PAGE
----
Optimism in ‘The Cattle Shed’ Imagine this: you are confined in a small room as a prisoner, forced to be a laborer because of the political preference Communism, and the love of your life is locked up in his own ‘cattle shed’. How is a person supposed to stay optimistic in these horrible living conditions? In Ding Ling’s “Sketches from the ‘Cattle Shed’”, the narrator who is placed in solitary confinement due to being a Communist struggles through her everyday life to survive.
Most people would be sullen, defeated and angry, but Ling’s narrator embraces glimmers of hope through her lover’s, C. , secret letters. C. is a very important character supporting Ling’s, his letters in the form of poems are inspiring, hopeful and powerful. They relieve the stress of confinement for only a moment, but the lasting effects change her outlook at the end of the story. Optimism at a time like this is crucial for the narrator and support from her lover is exactly what she needs, C. chooses his words carefully and subtly eases his lover’s tension.
This is shown when the beginning and ending lines of the short story are compared and analyzed. The beginning of the short story starts off as a very vivid description of the prison she is in, Ling uses words like, ‘shrill whistle shrieking’, ‘ear piercing sound’, ‘darkness’, and ‘naked electric light bulb’ (142). Ling sets the tone of the story right from the beginning, using this depressing language to enhance the miserable atmosphere she has been placed in. There is hopelessness in the language used at the initial setting described by Ling.
Because of the weighted controversy, the reader expects the narrator to continue with her feelings of hopelessness and defeat. However, when the letters by C. are introduced, they fill the narrator with feelings of optimism and inner strength. The letters by C. are very political and poetic. He is acting as a support system for her, to ease the realities of confinement. When Ling receives these letters she describes them as ‘treasures’ and that “they would accompany me through the world to the end of my days” (150) giving the sense that these are extremely important and vital to her survival- at all times.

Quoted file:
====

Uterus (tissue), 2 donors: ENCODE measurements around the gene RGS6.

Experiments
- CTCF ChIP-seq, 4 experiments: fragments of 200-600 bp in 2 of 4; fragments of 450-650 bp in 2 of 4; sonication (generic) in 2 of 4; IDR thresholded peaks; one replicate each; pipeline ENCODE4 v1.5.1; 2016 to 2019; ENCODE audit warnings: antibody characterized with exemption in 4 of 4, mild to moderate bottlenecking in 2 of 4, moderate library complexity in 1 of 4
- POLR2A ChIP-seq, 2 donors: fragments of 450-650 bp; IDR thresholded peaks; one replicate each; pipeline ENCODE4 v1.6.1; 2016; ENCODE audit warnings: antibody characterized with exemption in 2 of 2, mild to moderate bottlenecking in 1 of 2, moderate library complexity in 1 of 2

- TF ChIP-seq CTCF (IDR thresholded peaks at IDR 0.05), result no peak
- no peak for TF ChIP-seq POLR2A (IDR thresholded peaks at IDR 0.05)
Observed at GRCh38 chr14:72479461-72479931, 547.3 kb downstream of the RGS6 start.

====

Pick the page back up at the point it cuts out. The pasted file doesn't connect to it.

It is these ‘treasures’ that give her the power to keep her head up high and also reflect on the positive messages from her husband.. She adores them so much that she says, ‘.. poetic exhortations that I recited so often and which became indelibly imprinted on my heart. ” (149) There are many key phrases and words that infer this type of optimism In these letters, C. carefully selects optimistic phrases and words like: “You must live on! ”, “Hope lies in the struggles of your waves. ”, “Forget the names of those people who harmed you; hold fast to the names of those who stretched out a helping hand in times of difficulty. (149), and “Straighten your back; fearlessly live on. ” (150).
Each sentence, carefully written and thought out, were subtle ways to strengthen that hope, to give Ling any small amount of happiness to hold on to. Although Ling still feels like a captive and cannot bear to be away from her lover, she realizes, “He sought to bring a smile to my face with his optimistic words, but I was already incapable of smiling” (155). Ling feels like she has nothing left to look forward to, she cannot even bear to smile at her husband for the last time.
She doesn’t understand that it will be the last time seeing each other, but the fact that she does realize that he is putting in the effort to put her emotions before his own shows that she’s embracing the optimism not by choice but for her undying love for C. The language that is used at the end of the novel, more specifically the last sentence, shows the transfer of C. ’s hope, into the emotions of Ling’s narrator. It reads, “His arm was raised high, as if in a carefree, joyous, warm farewell to a friend setting out on a journey to distant parts” (155).